AB - Increased Se intakes have been associated with decreased risk of cancer and CVD. Several mechanisms have been proposed, including antioxidant effects through selenoproteins, induction of carcinogen metabolism and effects on the blood lipid profile. In a 4 £ 1 week randomised, double-blind cross-over study, healthy young men supplemented their usual diet with selenate, Se-enriched yeast, Se-enriched milk or placebo (Se dose was 300 mg/d for selenate and Se-enriched yeast, and about 480 mg/d for Se-enriched milk) followed by 8-week washout periods. All Se sources increased serum Se levels after supplementation for 1 week. The effect of the organic forms did not differ significantly and both increased serum Se more than selenate. Conversely, thrombocyte glutathione peroxidase (GPX) was increased in the periods where subjects were supplemented with selenate but not in those where they were given Se-enriched yeast or Se-enriched milk. We found no effect on plasma lipid resistance to oxidation, total cholesterol, TAG, HDL- and LDL-cholesterol, GPX, glutathione reductase (GR) and glutathione S-transferase (GST) activities measured in erythrocytes, GPX and GR activities determined in plasma, or GR and GST activities in thrombocytes. Leucocyte expression of genes encoding selenoproteins (GPX1, TrR1 and SelP), and of electrophile response element-regulated genes (GCLC, Fra1 and NQO1) were likewise unaffected at all time points following intervention. We conclude that thrombocyte GPX is specifically increased by short-term selenate supplementation, but not by short-term supplementation with organic Se. Short-term Se supplementation does not seem to affect blood lipid markers or expression and activity of selected enzymes and a transcription factor involved in glutathione-mediated detoxification and antioxidation.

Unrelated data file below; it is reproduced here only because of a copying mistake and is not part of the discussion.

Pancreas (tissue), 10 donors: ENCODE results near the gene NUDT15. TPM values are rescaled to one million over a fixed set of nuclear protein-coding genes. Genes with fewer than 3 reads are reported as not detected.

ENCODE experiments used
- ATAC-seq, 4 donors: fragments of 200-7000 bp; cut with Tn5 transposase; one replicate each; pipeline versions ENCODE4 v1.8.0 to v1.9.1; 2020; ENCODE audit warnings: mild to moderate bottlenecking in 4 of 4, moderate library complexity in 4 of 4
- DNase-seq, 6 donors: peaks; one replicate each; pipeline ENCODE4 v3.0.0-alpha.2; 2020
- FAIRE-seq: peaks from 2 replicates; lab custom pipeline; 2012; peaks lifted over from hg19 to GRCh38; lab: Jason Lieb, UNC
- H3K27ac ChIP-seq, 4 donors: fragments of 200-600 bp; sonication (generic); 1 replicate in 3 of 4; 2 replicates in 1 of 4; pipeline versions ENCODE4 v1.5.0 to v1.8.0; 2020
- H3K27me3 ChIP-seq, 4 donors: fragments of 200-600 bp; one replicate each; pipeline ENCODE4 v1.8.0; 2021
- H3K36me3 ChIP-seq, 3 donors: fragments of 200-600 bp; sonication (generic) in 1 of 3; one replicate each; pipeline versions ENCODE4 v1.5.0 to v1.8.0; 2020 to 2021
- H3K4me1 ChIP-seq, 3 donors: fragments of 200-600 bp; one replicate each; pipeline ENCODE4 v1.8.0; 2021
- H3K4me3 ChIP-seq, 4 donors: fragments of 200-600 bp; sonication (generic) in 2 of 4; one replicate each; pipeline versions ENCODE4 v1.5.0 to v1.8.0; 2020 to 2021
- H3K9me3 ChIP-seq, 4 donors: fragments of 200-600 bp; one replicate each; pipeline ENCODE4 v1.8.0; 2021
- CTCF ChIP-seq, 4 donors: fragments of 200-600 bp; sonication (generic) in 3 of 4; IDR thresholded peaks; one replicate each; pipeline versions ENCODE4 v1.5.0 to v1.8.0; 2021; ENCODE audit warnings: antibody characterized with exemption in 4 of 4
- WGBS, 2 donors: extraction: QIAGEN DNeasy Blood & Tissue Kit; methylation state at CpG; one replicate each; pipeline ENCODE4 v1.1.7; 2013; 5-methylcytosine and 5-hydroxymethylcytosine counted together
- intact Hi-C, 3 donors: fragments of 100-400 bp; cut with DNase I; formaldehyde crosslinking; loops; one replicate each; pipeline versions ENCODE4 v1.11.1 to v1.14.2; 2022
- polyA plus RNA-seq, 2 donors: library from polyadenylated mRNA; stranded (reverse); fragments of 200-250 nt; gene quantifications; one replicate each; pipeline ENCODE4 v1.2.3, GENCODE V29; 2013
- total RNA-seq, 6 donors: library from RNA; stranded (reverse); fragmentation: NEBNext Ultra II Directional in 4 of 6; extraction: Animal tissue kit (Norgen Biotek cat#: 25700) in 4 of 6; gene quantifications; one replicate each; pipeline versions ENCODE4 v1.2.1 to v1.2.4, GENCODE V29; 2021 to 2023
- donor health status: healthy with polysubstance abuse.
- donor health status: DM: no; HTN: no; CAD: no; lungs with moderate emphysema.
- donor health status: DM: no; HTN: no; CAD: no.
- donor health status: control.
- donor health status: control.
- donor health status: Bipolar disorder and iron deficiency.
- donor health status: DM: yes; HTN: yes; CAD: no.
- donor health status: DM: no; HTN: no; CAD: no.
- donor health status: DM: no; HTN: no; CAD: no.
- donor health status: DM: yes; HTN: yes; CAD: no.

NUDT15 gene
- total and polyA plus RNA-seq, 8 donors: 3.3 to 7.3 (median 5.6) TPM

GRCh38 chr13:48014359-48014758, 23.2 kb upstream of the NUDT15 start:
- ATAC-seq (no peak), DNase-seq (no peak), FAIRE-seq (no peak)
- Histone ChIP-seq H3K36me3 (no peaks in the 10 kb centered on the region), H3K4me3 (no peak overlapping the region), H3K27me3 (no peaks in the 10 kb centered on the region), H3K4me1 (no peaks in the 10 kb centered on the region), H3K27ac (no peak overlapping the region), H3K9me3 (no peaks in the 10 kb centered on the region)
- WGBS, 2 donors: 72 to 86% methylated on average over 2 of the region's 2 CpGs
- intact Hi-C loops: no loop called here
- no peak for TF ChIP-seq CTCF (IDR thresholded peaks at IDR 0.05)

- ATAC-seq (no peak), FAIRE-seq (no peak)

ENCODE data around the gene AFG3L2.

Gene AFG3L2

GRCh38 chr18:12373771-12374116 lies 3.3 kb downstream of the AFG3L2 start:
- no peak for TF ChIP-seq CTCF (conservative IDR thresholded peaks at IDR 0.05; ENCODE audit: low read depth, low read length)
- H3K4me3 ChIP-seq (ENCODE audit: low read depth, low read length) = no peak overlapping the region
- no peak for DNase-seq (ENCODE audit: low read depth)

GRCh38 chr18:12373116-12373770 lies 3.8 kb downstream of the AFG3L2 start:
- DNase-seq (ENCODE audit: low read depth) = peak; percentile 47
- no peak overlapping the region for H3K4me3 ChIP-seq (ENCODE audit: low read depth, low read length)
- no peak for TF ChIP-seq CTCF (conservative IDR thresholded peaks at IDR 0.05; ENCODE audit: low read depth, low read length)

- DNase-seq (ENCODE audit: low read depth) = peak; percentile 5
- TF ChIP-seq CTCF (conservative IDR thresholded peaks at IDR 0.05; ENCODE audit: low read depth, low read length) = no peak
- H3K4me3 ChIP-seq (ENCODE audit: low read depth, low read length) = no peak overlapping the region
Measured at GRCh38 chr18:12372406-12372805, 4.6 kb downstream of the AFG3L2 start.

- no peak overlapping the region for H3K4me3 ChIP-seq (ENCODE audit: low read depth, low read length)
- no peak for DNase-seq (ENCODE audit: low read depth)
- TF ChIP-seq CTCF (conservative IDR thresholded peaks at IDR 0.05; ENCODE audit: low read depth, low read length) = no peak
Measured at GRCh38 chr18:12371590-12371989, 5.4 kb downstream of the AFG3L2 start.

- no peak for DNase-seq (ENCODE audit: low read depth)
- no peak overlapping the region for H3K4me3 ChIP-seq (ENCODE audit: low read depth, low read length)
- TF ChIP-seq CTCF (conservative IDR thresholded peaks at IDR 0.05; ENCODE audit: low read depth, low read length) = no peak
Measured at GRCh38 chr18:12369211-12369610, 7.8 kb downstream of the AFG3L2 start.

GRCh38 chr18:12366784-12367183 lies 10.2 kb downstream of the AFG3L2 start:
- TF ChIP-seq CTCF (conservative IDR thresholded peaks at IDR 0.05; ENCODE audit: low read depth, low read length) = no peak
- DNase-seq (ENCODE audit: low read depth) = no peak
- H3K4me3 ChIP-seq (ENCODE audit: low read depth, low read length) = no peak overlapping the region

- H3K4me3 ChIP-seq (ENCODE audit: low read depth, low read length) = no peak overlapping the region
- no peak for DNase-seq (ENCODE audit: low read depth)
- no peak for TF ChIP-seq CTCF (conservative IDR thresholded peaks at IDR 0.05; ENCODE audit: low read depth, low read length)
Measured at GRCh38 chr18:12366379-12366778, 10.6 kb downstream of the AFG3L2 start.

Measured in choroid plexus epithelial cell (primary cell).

KW - Former LIFE faculty

KW - Selenium

KW - Oxidative defence

KW - Electrophile response elements

KW - Gluththione peroxidase

KW - blood lipids

U2 - 10.1017/S0007114507825153

DO - 10.1017/S0007114507825153

M3 - Journal article

C2 - 17888202

VL - 99

SP - 883

EP - 892

JO - British Journal of Nutrition

JF - British Journal of Nutrition

SN - 0007-1145

IS - 4

ER -

ID: 8078833